The leader of the Kurdistan Workers’ Party (PKK), Abdullah Ocalan, said the current conflict between the Kurdish militants and Ankara was a war that “nobody can win,” according to his brother Mehmet, who was speaking on Monday after a recent meeting with him in prison, the Middle East Eye reported.
It is estimated that close to 2,000 people between July 2015 and July 2016 have died in the clashes.
“Yes, the Kurdish issue is a heavy issue. It’s not a matter of 20 years, it goes back 150, 200 years. Thirty people die every day. If the state was sincere, there wouldn’t be so many deaths. This country doesn’t deserve this. Everybody with a conscience must consider this,” Ocalan further said, according to his brother.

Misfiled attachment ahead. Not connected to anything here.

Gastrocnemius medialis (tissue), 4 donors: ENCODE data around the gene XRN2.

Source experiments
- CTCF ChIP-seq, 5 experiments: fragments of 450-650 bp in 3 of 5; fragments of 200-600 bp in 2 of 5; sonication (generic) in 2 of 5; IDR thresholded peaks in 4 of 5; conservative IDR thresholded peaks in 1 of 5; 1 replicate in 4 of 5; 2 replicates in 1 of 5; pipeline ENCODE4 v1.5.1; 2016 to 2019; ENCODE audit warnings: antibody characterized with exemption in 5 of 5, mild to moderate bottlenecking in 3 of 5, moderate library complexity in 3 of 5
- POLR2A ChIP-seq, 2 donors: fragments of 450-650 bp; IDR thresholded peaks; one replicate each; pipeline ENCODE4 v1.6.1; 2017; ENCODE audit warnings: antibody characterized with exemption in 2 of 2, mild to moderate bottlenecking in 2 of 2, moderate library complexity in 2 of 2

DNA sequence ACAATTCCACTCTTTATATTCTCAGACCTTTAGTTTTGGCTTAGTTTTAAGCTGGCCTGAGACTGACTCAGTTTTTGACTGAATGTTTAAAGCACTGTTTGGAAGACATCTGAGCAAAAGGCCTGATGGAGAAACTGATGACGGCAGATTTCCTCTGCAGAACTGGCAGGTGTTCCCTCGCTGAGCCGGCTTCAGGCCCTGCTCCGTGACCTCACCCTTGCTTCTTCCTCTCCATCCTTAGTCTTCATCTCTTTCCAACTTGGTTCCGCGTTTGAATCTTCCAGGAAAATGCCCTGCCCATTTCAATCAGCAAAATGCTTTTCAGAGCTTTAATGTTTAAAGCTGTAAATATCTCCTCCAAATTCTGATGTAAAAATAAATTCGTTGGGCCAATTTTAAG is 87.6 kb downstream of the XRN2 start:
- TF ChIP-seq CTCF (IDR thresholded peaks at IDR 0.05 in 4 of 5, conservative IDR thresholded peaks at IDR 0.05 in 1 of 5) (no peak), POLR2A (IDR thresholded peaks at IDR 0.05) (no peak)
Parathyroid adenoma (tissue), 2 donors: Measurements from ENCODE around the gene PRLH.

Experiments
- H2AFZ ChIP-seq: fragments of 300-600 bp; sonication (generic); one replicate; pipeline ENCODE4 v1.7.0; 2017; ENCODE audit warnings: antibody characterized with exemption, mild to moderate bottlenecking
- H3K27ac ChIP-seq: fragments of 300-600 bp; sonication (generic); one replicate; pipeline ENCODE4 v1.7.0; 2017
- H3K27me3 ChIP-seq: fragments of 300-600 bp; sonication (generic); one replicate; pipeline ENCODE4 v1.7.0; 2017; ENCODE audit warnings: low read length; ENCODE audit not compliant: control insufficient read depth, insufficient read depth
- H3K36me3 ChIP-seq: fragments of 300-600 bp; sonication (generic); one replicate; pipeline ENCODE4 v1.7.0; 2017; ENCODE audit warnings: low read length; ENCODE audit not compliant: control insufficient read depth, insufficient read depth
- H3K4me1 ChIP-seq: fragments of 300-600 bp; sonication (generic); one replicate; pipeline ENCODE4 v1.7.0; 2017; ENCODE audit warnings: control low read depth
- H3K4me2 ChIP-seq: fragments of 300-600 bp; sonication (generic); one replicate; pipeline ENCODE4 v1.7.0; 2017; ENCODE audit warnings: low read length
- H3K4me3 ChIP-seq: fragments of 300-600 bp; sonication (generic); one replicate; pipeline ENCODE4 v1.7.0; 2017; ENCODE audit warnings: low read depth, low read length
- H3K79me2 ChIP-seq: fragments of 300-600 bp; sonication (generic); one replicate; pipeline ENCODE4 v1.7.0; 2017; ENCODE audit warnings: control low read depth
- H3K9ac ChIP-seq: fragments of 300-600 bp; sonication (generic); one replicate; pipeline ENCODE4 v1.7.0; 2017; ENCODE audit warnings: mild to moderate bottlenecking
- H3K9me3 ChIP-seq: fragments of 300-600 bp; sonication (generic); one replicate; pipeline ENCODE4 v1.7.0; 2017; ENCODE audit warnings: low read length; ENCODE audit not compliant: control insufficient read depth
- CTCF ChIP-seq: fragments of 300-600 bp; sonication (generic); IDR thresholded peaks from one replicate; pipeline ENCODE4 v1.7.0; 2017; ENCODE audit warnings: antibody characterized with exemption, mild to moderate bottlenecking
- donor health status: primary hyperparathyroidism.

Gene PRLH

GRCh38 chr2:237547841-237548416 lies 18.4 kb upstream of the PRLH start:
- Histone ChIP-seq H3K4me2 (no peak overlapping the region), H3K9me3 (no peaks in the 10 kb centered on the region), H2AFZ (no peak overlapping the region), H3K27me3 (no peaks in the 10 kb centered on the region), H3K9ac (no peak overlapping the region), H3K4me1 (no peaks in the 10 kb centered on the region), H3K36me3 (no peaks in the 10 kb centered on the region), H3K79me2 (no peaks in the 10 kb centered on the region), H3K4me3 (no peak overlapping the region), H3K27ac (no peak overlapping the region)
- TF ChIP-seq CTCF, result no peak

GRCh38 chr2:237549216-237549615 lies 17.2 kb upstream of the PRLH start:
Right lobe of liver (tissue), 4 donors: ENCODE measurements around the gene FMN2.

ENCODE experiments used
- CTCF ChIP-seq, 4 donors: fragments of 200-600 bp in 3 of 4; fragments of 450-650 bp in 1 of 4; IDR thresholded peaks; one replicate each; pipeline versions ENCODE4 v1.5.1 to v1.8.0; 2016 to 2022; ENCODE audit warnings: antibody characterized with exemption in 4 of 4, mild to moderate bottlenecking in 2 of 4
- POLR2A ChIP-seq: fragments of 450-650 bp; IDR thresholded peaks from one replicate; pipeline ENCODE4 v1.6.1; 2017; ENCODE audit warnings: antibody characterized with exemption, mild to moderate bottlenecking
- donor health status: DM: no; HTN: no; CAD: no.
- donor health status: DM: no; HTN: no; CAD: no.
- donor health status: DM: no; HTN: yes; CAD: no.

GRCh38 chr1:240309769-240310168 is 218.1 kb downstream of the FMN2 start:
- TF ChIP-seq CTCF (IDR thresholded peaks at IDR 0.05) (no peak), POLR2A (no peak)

“The solution can’t be one-sided; the largest party is the state. If the state points to that, this problem won’t continue for too long, it will be resolved.”
Ocalan has laid the blame on Ankara for breaking the ceasefire.
“First of all, it wasn’t us who destroyed the process.”
The PKK have fought since 1984 for an autonomous Kurdistan in southeastern Turkey in what is historically Assyrian and Armenian land.